Expanding Horizons


Rick Van Kooten headshot
Rick Van Kooten, incoming executive dean of the IU Bloomington College of Arts and Sciences

From childhood on, the College’s new executive dean knew he was a scientist. Now schooled in many disciplines, he brings a deep commitment to faculty and students to his new role.

Rick Van Kooten, who becomes executive dean of the College of Arts and Sciences in July, knows exactly what he liked about his previous position as vice provost for research for Indiana University Bloomington.

“The fantastic thing about that job,” he says, “is that you work with researchers from all across campus. And when you ask them about their research, their eyes light up and they go on a half-hour tear. That’s why I’ll really miss that job.”

But there is a consolation: as executive dean, Van Kooten, who has always loved to teach, expects that he’ll get to spend more time with students and so will see the same light in their eyes when they discuss their studies.

Van Kooten’s eyes light up too when he discusses his own field, particle physics. It’s true that his work is hard to explain, since the vocabulary involves b quarks and the Higgs boson particle that are studied on equipment like hadronic colliders.

But Van Kooten has learned how to make his work sound very intriguing indeed. For example b quarks sound far lovelier when he explains that among European physicists the “b” stands for “beauty.” (Sadly, among American physicists the “b” stands merely for “bottom.”)

He readily admits that his research exploring the tiny difference between matter and antimatter has no practical application—aside from possibly one day answering that nagging little question: Why do we exist? But purely “curiosity-driven inquiry” like his does have spin-offs.

“While spin-offs aren’t what justify our research, they are very, very important,” Van Kooten says, citing the case of the World Wide Web, which was invented in a building next to the one he worked in while he did postdoctoral research at CERN, the European Organization for Nuclear Research in Geneva. “We just used the web as a convenient way to share information with the Stanford Linear Accelerator Center,” he says. “The very first sports website in the world was the one for the CERN softball team. It tracked statistics like players’ batting averages.”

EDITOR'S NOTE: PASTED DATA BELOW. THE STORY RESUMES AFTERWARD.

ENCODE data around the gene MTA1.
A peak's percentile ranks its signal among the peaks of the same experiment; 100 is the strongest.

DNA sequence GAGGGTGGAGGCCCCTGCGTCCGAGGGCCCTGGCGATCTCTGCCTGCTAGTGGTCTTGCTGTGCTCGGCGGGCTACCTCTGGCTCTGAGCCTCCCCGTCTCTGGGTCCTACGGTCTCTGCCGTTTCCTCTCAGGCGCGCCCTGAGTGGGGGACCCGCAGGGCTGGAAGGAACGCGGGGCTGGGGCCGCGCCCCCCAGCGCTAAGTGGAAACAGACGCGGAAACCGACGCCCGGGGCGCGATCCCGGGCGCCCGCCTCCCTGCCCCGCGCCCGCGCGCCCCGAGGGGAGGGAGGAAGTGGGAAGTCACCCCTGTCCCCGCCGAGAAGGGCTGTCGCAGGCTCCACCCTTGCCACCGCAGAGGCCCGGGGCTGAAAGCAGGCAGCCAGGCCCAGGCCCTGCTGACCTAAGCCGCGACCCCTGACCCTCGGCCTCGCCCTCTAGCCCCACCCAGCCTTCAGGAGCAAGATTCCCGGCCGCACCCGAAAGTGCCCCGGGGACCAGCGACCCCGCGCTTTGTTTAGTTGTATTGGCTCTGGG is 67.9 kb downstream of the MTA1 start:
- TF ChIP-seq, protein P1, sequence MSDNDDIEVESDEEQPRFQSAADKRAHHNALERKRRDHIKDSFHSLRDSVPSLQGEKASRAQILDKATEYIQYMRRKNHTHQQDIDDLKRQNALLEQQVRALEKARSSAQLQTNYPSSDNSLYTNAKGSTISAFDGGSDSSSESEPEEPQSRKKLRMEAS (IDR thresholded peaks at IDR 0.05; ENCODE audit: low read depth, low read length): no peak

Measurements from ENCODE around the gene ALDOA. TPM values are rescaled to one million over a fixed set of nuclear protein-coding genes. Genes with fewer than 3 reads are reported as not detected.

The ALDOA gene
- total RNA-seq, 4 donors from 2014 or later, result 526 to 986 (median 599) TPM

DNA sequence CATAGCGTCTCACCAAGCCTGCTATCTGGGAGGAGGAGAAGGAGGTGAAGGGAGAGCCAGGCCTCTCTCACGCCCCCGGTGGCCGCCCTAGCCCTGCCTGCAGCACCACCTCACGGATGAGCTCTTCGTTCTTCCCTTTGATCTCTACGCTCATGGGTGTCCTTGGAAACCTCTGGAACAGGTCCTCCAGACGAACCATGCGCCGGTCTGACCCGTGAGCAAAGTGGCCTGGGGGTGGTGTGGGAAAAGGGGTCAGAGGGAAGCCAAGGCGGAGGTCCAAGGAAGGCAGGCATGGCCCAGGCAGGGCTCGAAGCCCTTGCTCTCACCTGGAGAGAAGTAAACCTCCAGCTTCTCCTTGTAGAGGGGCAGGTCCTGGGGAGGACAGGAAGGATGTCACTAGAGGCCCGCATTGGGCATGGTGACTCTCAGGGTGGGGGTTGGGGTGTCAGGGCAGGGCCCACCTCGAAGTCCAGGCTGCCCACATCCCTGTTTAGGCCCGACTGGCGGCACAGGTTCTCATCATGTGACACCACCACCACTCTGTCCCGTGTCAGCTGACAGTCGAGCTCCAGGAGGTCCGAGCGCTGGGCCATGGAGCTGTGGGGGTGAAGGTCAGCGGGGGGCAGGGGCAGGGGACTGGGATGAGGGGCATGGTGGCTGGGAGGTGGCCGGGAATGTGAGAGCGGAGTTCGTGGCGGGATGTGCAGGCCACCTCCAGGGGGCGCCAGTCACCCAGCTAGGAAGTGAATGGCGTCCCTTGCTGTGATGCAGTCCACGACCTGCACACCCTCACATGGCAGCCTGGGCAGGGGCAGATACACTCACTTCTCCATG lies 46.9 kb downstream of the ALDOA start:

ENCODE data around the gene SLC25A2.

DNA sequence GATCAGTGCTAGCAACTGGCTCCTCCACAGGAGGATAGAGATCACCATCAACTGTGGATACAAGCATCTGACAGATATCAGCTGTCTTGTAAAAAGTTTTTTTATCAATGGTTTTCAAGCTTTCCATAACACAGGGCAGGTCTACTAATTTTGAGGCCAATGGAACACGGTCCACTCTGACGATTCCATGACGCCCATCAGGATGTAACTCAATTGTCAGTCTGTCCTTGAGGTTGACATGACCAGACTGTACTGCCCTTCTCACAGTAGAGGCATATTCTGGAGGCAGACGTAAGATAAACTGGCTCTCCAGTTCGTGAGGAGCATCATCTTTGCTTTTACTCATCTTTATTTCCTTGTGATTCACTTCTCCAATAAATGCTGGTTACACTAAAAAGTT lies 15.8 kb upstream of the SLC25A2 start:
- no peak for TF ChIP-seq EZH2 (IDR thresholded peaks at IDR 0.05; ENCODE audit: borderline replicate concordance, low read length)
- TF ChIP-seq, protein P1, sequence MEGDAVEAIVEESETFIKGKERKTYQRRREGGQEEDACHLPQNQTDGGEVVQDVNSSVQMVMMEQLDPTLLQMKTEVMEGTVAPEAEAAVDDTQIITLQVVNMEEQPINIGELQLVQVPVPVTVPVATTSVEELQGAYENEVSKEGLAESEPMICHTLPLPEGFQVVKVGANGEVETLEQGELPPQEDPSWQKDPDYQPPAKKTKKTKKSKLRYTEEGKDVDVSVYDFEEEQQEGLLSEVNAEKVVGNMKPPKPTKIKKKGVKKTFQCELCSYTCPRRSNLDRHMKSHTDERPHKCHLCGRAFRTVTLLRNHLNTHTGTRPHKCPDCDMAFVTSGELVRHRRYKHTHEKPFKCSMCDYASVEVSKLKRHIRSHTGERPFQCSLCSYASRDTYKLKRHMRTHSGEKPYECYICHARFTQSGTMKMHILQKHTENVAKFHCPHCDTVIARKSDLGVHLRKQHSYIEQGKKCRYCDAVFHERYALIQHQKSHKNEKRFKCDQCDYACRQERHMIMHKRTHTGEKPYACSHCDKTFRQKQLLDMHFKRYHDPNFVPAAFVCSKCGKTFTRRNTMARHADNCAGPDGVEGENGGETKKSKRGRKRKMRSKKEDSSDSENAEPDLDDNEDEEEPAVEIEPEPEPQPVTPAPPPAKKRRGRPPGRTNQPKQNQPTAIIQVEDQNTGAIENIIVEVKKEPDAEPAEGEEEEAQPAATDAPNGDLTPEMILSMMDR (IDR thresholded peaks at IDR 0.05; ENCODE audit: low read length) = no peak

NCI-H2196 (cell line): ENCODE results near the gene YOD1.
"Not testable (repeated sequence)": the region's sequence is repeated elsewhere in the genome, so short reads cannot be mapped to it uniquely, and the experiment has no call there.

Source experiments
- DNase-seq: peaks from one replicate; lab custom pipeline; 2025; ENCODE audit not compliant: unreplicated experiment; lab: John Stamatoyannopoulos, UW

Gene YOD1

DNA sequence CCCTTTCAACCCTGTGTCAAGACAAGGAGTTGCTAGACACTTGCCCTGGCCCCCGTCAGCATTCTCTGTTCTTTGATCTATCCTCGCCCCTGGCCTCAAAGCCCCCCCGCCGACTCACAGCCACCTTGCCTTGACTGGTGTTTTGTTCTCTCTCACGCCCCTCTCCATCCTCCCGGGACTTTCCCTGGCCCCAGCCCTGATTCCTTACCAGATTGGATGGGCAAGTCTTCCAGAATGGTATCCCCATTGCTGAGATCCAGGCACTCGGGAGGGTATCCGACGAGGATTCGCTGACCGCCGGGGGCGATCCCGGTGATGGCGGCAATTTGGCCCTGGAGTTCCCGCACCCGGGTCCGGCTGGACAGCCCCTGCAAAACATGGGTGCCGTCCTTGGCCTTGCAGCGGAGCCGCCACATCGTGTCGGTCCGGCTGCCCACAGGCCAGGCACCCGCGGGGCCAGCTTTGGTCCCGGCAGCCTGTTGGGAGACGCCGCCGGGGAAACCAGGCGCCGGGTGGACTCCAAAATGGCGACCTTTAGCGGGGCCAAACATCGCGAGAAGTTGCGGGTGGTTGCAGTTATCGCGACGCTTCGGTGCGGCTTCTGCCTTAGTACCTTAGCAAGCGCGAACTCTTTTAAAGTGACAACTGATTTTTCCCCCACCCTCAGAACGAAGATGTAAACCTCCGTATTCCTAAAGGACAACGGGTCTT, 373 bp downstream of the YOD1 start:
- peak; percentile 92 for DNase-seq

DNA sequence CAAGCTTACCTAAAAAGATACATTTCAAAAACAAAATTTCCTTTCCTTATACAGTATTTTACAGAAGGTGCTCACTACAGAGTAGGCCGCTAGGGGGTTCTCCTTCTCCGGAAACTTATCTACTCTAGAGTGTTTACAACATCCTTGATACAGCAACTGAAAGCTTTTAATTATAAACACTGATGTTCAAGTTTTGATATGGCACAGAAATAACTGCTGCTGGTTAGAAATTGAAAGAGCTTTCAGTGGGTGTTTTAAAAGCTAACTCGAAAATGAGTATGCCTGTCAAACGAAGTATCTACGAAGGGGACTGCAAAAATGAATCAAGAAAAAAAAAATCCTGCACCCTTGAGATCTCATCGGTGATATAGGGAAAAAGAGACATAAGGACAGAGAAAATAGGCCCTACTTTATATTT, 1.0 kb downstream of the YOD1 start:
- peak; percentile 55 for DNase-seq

Stanford is important to Van Kooten because he did his graduate work there. A Canadian by birth, he earned his undergraduate degree from the University of Toronto. His Dutch parents emigrated to Canada after World War II in the atmosphere of warm appreciation for the Canadian troops who liberated the Netherlands.

“I was a weird little kid,” Van Kooten admits, one who always knew he would grow up to be a scientist. He had both a microscope and a chemistry set and collected ostracods (tiny crustaceans one millimeter in size that live in pond water). “For two years, I had a collection of them in pond water on the window shelf in the sun in my bedroom,” he says.

“I was a weird little kid,” Van Kooten admits, one who always knew he would grow up to be a scientist.

But Van Kooten’s interests have never been solely confined to the sciences. Another reason he’s relished his past four years as vice provost, he says, is that “I’ve learned a tremendous amount about the campus and it’s opened my horizons.”

Off campus, he’s an enthusiastic gardener, who raises Japanese maples, unusual conifers, and niwaki, stylized dwarf trees, like bonsai, that grow in the ground instead of in containers.

And he’s a cyclist, who is extremely proud of his daughter, an IU alumna who rode twice on the winning Little 500 team. It’s not just because of her cycling record, though, that Van Kooten calls her a “poster child for the College.” At IU she majored in both economics and history and took part in the Liberal Arts and Management Program (LAMP), the undergraduate certificate program that combines the study of the liberal arts at the College with management courses at Kelley.

As executive dean Van Kooten wants to foster more programs like LAMP that will attract both College majors and non-majors who want to combine liberal arts and professional studies. He’s also interested in exploring on-line degree programs, though he’s quick to emphasize that any new programs must not compromise the College’s intellectual integrity. “We can’t sell our souls just to make more money. We have to create programs in a balanced, thoughtful way.”

He hopes that increasing revenues and enrollments will allow departments to fulfill the ambitions they’ve outlined in their strategic plans: “We can’t ignore the fact that departments are in the best position to determine their direction,” he says.

And he’d also like to emphasize research by increasing graduate student stipends and by encouraging the growth of programs like the Arts and Sciences Undergraduate Research Experience (ASURE) and the Science, Technology, and Research Scholars (STARS) program, which allow undergraduates to get involved in research from the beginning of their studies.

Whatever he does, Van Kooten is here to stay. As he jokes, “I didn’t call myself a true Hoosier until my daughter was on the winning Little Five team.” And he’s got all those trees to tend.